International Necronautical Society INS Inspectorate News Bulletin

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INS Joint Statement
The Believer
Triple Canopy
NY Review of Books


Official Document
Title: Press Digest 2008
Type: Press briefing
Authorised: Chief of Propaganda, First Committee, INS
Authorisation Code: AA191108

In 2008, INS public activities as well as what have become known as the crypto-necronautical activities of key INS personnel continued to prompt reaction in print and online, helping spread the N-word.

Following the INS New York Declaration of September 2007, the INS was able to mobilise assets in North America. A report by Peter Schwenger on the Joint Statement on Inauthenticity by INS General Secretary Tom McCarthy and INS Chief Philosopher Simon Critchley appeared in the inaugural issue of Triple Canopy, an ambitious web-journal out of Brooklyn. Canadian Maritimes-based literary critic and historian Schwenger alleges that the event, momentously, did not happen, or could only have been an re-enactment, citing the consistency of audio files then already circulating on the internet and the ingenuity of the INS Department of Propaganda in staging the appearance, complete with convincing look-alikes for McCarthy and Critchley. The Declaration will be heard again and an authorised transcript published by Tate Britain early in 2009.

Triple Canopy moreover was host to an INS Public Briefing on Aerial Reconnaissance by INS Chief of Propaganda Anthony Auerbach, held at Freddy’s Backroom in February 2008. Auerbach’s then current exhibit Empire State Pavilion at the Queens Museum of Art also earned the INS a mention in the New York papers.

Now firmly established as Professor at New York’s New School for Social Research, INS Chief Philosopher Simon Critchley was allowed to publish his Book of Dead Philosophers , which has been widely reviewed is being translated into six languages.

In June 2008, INS General Secretary Tom McCarthy’s novel Remainder got the Believer Book Award from the editors and readers of the New York literary magazine The Believer. As a result, an interview dealing mainly with necronautics, between McCarthy and Associate Director of the Palais de Tokyo in Paris, Mark Alizart, was published in the magazine.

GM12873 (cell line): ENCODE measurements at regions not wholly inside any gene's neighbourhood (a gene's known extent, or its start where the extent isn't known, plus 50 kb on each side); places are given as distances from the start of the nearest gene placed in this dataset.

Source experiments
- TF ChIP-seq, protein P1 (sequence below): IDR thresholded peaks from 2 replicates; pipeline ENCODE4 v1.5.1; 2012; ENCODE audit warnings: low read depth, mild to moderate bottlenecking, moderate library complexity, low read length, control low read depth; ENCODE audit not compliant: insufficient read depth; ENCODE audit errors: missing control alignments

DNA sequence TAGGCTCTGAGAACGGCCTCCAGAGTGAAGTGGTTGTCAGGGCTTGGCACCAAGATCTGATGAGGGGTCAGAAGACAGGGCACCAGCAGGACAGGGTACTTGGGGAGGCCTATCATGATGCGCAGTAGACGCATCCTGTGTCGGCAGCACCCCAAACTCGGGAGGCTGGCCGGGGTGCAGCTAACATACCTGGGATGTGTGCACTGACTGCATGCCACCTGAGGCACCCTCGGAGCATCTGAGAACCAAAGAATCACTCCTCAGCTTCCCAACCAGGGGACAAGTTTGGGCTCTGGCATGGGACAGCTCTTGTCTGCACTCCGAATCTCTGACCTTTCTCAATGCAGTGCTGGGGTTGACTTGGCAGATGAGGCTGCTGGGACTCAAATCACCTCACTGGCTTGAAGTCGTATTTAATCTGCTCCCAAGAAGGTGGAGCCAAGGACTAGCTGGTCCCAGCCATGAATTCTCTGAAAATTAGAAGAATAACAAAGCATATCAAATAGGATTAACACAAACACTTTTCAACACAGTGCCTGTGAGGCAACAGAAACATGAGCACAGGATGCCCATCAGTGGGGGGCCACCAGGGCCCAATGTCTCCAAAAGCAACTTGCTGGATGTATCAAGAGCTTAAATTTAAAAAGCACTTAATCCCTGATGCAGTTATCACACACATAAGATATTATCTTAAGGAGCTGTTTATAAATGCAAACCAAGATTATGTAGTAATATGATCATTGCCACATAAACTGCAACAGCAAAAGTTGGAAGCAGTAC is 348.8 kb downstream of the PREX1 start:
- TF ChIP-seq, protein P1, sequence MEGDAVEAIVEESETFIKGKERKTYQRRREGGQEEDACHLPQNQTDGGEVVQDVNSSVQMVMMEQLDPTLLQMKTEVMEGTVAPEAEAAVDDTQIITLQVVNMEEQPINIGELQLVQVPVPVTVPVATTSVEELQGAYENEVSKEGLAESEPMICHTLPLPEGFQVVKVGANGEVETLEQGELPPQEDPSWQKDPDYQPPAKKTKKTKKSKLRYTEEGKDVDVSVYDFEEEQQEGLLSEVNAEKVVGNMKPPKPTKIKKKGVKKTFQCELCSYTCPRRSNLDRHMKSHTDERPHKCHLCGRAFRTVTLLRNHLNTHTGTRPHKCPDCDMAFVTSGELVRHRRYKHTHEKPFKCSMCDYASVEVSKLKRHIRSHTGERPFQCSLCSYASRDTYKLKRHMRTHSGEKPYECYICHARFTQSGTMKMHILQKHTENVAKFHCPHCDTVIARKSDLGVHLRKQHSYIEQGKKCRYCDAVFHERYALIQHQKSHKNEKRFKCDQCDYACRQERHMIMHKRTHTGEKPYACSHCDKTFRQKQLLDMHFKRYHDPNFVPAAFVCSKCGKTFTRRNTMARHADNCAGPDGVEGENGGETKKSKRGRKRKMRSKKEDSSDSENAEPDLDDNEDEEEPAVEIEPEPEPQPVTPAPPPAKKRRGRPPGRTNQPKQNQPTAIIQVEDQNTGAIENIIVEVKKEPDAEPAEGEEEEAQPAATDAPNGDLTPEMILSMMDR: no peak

Around the same time, on the Eastern side of the Atlantic, McCarthy installed an INS Radio black box transmitter in Stockholm’s Moderna Museet as part of the exhibition Eclipse. The museum also published Calling All Agents (INS General Secretary’s Second Report) in Swedish translation and a video of McCarthy explaining the installation. The INS contribution to the show that was subtitled Art in a Dark Age was singled out as ‘brilliant’ in a review of the exhibition in Art Forum.

McCarthy's and Critchley's Joint Statement on Inauthenticity continued to resonate prompting interventions from writers bored or disappointed with contemporary literature. For example, Lee Rourke’s blog-post at The Guardian website, which hailed the INS for its opposition to ‘the stuffy, reductive thinking that has haunted a British establishment that sides with form [i.e. as opposed to matter] at all costs,’ elicited 64 comments in the three days the message board was open (13–16 October 2008).

November’s New York Review of Books featured an in-depth article by Zadie Smith, entitled ‘Two Paths for the Novel’ in which the novelist reviews the future of literature with an assessment of two recent novels (Netherland by Joseph O’Neill and McCarthy’s Remainder). However, about a third of the 9,000-word article is devoted to the INS. Smith welcomes, not without some anxiety, the aim she attributes to Remainder of wishing ‘to destroy the myth of cultural authenticity,’ — she, according her own understanding, supposedly being the inheritor of the literary authenticity whose burden she claims has passed already from dead white males ‘to women, to those of color, to people of different sexualities, to people from far-off, war-torn places’ — the authenticy whose vestige would seem to account for the hollow sound of the ‘lyrical Realist’ novel. ‘In Remainder,’ Smith alleges, ‘the INS general secretary puts his theoretical ideas to lively yet unobtrusive use, for the Re-enactor himself [as Smith calls McCarthy’s stand-in for a protagonist] does not realize he is a Necronaut.’

Although Smith appears troubled by a ghost of the avant-garde — the myth the INS both inhabits and repudiates — which Smith invokes repeatedly, her article is without doubt and important essay.

Further articles on the INS are set to appear before the end of the year.

Issued by INS Department of Propaganda. Official INS propaganda may be freely distributed, distorted, appropriated or adapted as the reader sees fit.